Being a retailer isn’t easy. There are threats everywhere: from online giants like Amazon to the finicky preferences of younger buyers.
Just ask Megan Barz, owner of Fine & Funky clothing store in Timnath, Colorado. Last year, she was “petrified” because holiday sales were down.
“Last year was a hard and scary year, not only for myself but many of my self-employed friends,” Barz recalls.
In an unsettled retail environment, a down year could be the sign of a new normal. But Barz says sales at the store in 2016 are great. She can feel the change when she talks to customers.
“They are not complaining while they’re spending, they’re happy to be purchasing gifts,” says Barz.
When the economy isn’t doing well, there’s more of an obligatory feeling when customers buy gifts. But these days, it’s not just the good mood in her store, which she opened in 2006. Her customers are buying for themselves too, as Barz says, it’s a “‘cute scarf for you, cute dress for me.’” On top of that, they’re paying for their cute dress with credit cards instead of cash, which usually means larger purchases. More importantly, credit use is an indication that people feel confident about jobs and the economy.
The holiday shopping season did get off to a slow start though, but that had nothing to do with the economy.
“Now that the election is over we’re seeing a lot of ads everywhere about holidays sales and deals,” says Ana Serafin Smith with the National Retail Federation. “We’re seeing a lot more consumers pick up and start shopping more.”
Black Friday saw 154 million people ring the register, and another 122 million on Cyber Monday, a couple of days later. The National Retail Federation is forecasting $655.8 billion in holiday sales, a 3.6 percent increase over 2015. Container traffic at ports is up significantly, 3.2 percent over December of last year, a sign that shoppers are gobbling up inventory.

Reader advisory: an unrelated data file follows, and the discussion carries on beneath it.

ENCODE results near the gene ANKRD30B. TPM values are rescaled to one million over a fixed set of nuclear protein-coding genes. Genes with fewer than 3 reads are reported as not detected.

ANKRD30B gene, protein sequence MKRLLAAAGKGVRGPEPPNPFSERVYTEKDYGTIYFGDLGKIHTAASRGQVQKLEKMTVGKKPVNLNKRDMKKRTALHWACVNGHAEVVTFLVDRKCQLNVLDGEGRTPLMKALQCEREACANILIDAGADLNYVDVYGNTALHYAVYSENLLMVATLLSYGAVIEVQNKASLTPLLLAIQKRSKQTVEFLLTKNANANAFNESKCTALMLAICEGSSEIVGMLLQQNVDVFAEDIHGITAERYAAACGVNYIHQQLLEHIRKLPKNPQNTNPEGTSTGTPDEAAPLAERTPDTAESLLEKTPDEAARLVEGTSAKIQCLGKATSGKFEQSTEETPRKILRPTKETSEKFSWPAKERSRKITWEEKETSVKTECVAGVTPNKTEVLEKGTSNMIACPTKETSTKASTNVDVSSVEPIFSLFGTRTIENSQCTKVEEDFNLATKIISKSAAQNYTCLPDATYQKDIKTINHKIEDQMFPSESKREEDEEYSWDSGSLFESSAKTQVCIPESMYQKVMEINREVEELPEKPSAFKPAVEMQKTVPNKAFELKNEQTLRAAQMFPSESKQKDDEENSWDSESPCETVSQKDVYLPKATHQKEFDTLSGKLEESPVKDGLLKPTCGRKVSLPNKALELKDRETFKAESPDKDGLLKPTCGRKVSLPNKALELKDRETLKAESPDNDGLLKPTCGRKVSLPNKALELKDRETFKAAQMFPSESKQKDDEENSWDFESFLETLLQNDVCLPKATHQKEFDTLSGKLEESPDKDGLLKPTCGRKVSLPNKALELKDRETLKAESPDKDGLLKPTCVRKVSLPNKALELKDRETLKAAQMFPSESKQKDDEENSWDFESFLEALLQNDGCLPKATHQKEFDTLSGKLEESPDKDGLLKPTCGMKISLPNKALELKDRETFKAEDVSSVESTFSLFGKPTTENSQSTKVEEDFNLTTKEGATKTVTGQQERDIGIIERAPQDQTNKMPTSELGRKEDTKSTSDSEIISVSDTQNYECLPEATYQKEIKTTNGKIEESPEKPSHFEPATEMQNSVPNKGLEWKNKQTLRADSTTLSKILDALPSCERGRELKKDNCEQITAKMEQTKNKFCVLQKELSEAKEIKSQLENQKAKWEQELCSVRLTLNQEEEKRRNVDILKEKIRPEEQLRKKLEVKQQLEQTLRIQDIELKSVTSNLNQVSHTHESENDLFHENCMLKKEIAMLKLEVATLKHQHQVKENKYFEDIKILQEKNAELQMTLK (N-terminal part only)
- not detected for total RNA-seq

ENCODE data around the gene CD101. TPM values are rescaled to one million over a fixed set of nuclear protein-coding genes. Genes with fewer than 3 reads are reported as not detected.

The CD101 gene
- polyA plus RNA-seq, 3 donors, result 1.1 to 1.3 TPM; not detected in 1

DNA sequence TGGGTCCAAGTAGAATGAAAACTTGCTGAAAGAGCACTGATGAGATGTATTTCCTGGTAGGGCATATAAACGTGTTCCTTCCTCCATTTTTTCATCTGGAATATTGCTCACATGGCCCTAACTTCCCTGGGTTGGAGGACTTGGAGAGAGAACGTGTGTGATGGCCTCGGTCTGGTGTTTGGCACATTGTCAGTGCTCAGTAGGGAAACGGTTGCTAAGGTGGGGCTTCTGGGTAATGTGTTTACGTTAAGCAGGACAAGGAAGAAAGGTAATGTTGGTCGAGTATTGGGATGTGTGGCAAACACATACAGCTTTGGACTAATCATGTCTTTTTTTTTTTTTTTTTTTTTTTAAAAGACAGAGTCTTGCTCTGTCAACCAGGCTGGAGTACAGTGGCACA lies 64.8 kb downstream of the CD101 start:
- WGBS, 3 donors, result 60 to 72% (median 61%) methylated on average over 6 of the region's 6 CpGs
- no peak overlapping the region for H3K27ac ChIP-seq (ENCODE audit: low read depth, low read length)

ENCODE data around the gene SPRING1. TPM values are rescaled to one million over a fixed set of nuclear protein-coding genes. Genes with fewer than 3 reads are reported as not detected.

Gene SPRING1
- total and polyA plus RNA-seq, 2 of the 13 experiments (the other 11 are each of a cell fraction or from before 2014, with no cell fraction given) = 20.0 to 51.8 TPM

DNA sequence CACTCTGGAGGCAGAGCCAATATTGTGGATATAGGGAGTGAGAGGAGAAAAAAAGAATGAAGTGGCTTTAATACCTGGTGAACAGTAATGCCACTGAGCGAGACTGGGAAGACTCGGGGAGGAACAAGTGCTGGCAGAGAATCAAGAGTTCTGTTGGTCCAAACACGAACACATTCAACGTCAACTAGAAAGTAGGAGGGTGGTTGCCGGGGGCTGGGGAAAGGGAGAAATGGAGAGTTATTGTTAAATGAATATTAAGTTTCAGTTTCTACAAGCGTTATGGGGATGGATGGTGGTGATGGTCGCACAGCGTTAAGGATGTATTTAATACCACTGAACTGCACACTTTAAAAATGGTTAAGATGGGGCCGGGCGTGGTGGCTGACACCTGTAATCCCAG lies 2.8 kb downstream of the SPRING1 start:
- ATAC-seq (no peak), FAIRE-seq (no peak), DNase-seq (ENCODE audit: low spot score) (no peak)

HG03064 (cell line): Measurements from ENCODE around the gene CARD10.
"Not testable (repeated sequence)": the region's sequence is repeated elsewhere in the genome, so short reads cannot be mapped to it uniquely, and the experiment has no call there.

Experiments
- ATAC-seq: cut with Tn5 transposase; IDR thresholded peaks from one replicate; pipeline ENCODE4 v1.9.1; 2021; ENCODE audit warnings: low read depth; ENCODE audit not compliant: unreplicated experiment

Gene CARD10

There isn’t retail data for Colorado specifically yet, but Ali Besharat, a business professor at the University of Denver, says the strong job market here will certainly lead to big spending.
Consumers “may not feel guilty going out there, because they think that their job is secure and the economy is healthy,” Besharat says. “If they lose their job, or if they’re exposed to pay cuts or whatever, they’re going to switch jobs, in another industry or another position.”
There are few economies as dynamic and diversified as the Front Range. The unemployment rate from Denver to Fort Collins has fallen below 3 percent for the first time in 15 years. The job market hasn’t looked this good since before the dot-com bust.
The question is not so much can Coloradans spend, but more how will they spend.
The threat to brick and mortar from online isn’t new, but competition is heating up. Amazon bolstered its shipping facilities here, building a huge warehouse in Aurora. The Seattle-based company even opened a pop-up retail store at the Park Meadows Mall in Lone Tree to showcase its digital offerings. That’s not surprising for professor Besharat, because consumers still like that experience.
“The touch and feel,” he says. “There is some research that shows that as soon as people touch and feel a product they get a feeling of attachment, so it makes a huge difference.”
That’s the same experience Megan Barz is betting on. The owner of the Fine & Funky says her customers are living in an “Amazon Prime world,” referring to the free shipping subscription offered by the giant retailer.
“When you can have something at your house tomorrow, I need to have something that’s both unique and a better price point, while offering a better experience,” she says.
That’s a more complex and difficult environment than when she opened 12 years ago, but her eyes light up when she talks about Small Business Saturday, where sales were again huge, eclipsing Black Friday for her. So she says maybe that’s the trick: retailers have to be either really small or really big to survive.